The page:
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Diving deeper into the past

By Ye Zizhen | China Daily Global | Updated: 2021-06-07 09:18
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Archaeologist Cui Yong at the underwater excavation site of Nanhai No 1 in 2002, a commercial shipwreck dating back to the Southern Song Dynasty (1127-1279) discovered off the coast of Guangdong province. [Photo provided to China Daily]

China's marine archaeologists use pioneering techniques to preserve the nation's maritime history, Ye Zizhen reports.

Think of underwater treasure and your mind may well instantly fly to the idea of buccaneers on the high seas and looking for sunken ships laden with gold coins. However, another group of professionals, archaeologists, have often cast their eyes seaward in search of the big find, which is not really surprising given that 70 percent of the Earth's surface is covered by water.

In August 1987, a commercial shipwreck dating back to the Southern Song Dynasty (1127-1279) was discovered in the seas off Guangdong province, when a British company was looking for the merchant ship The Rheinburg. Among the 247 relics found on the ship were a gold belt and porcelain. The ship, about 30 meters long and with a beam of 10 meters, was later named Nanhai No 1 (Nanhai is the Chinese term for South China Sea).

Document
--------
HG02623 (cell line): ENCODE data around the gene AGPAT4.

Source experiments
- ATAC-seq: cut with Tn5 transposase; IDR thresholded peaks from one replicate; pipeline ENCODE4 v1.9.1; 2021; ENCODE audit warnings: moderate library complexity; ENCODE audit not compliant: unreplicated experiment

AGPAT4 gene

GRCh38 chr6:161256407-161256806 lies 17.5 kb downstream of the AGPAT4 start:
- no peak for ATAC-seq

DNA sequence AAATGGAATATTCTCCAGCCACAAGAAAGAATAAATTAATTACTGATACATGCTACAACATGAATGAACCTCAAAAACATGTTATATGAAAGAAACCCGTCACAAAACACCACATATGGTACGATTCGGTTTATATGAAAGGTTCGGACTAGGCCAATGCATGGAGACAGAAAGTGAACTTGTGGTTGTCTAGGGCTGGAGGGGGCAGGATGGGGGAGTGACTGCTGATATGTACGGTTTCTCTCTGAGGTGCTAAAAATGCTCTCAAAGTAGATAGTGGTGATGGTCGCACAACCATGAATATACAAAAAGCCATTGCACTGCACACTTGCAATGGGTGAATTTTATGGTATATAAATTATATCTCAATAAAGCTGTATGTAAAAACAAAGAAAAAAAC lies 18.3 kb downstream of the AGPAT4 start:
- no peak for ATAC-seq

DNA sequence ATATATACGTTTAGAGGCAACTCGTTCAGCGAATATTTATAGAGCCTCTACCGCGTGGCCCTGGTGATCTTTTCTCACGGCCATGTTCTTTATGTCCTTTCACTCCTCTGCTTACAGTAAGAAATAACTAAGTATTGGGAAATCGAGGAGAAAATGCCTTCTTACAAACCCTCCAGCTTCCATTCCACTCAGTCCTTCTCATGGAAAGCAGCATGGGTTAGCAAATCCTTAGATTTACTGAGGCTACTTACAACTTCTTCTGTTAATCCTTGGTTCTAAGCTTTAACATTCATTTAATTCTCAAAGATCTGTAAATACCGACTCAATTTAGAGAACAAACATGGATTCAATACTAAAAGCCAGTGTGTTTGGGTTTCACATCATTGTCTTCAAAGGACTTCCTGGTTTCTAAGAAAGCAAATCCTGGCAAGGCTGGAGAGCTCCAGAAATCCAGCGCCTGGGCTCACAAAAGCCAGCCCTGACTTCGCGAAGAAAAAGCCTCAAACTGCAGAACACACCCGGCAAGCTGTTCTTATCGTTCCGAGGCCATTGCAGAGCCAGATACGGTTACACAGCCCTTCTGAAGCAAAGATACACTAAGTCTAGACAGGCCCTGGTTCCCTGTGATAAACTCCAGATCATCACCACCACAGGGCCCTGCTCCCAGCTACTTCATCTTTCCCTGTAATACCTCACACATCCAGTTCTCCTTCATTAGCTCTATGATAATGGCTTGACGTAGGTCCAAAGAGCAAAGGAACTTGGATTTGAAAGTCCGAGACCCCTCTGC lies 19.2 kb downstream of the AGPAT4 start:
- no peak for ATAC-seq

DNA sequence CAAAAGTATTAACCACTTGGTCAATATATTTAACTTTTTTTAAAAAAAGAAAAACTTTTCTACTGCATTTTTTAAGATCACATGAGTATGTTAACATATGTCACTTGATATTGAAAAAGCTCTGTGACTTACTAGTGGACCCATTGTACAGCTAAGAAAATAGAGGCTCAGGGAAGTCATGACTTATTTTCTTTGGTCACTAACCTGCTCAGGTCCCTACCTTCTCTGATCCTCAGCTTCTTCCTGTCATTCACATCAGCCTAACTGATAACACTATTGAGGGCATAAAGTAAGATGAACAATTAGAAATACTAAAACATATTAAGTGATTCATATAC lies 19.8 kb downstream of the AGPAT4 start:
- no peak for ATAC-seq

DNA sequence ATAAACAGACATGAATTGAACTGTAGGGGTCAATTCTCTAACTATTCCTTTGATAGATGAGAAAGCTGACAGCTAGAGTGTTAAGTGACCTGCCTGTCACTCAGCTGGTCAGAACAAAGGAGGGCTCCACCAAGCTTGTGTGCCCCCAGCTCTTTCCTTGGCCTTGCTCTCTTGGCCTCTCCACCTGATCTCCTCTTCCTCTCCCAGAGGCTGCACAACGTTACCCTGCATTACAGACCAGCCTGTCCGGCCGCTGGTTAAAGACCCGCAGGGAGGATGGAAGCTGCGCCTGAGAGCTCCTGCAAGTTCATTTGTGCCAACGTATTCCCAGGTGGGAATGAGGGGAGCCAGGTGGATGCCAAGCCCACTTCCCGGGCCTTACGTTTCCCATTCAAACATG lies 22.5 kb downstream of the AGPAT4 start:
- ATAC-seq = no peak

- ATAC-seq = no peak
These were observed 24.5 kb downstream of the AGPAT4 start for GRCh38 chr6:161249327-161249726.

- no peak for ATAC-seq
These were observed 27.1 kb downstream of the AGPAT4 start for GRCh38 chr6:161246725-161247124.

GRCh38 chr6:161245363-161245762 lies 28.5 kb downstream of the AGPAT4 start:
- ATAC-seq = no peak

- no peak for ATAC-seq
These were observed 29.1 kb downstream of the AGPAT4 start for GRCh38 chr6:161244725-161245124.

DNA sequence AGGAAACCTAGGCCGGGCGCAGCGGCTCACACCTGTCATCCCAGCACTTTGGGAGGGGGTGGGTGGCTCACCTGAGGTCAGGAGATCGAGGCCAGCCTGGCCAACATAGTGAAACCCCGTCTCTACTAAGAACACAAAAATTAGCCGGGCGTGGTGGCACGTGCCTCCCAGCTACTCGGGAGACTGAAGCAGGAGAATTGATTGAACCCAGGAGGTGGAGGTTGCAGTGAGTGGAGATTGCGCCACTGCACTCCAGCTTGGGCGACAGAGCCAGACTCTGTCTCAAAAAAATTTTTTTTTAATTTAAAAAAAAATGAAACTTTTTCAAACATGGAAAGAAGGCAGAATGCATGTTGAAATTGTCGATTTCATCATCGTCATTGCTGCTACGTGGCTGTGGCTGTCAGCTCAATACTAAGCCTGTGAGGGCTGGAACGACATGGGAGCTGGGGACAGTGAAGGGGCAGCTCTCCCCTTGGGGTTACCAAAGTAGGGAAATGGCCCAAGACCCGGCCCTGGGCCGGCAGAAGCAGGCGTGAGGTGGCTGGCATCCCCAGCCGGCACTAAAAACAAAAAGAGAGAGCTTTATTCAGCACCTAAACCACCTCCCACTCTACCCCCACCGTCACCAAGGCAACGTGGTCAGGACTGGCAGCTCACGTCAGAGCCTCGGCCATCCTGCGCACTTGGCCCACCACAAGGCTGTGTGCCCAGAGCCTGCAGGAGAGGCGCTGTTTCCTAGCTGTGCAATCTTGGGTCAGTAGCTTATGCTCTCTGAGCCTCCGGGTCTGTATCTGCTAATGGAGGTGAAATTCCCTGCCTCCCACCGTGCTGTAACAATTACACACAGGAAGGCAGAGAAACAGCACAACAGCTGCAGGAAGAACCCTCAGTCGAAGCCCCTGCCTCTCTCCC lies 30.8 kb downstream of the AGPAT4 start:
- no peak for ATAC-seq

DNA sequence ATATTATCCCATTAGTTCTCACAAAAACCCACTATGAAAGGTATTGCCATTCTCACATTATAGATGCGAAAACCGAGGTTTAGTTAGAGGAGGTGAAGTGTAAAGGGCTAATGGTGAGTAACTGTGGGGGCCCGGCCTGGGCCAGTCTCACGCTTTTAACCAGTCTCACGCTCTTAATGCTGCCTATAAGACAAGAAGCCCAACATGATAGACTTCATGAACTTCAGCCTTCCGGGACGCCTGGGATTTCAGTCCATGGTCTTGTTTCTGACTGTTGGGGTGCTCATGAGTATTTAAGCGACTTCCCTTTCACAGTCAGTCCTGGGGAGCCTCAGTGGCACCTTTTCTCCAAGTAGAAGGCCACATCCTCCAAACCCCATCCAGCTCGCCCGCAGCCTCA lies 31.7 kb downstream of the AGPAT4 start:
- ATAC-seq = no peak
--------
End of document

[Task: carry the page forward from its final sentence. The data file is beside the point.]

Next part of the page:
Three months after the discovery, China, lacking archaeologists who could dive, decided to establish an underwater archaeology research center at the China History Museum, now known as the National Museum of China, in Beijing.

When the research center was founded, Cui Yong, a field archaeologist at the Guangdong Museum in Guangzhou, applied to work at the research center, eventually becoming one of nine archaeologists from Beijing and Guangdong who passed a rigorous physical examination.

"At the time, one of the questions was whether divers should be trained to be archaeologists or vice versa," Cui says. "Ultimately, the government decided to train archaeologists to dive because it was regarded as more efficient."

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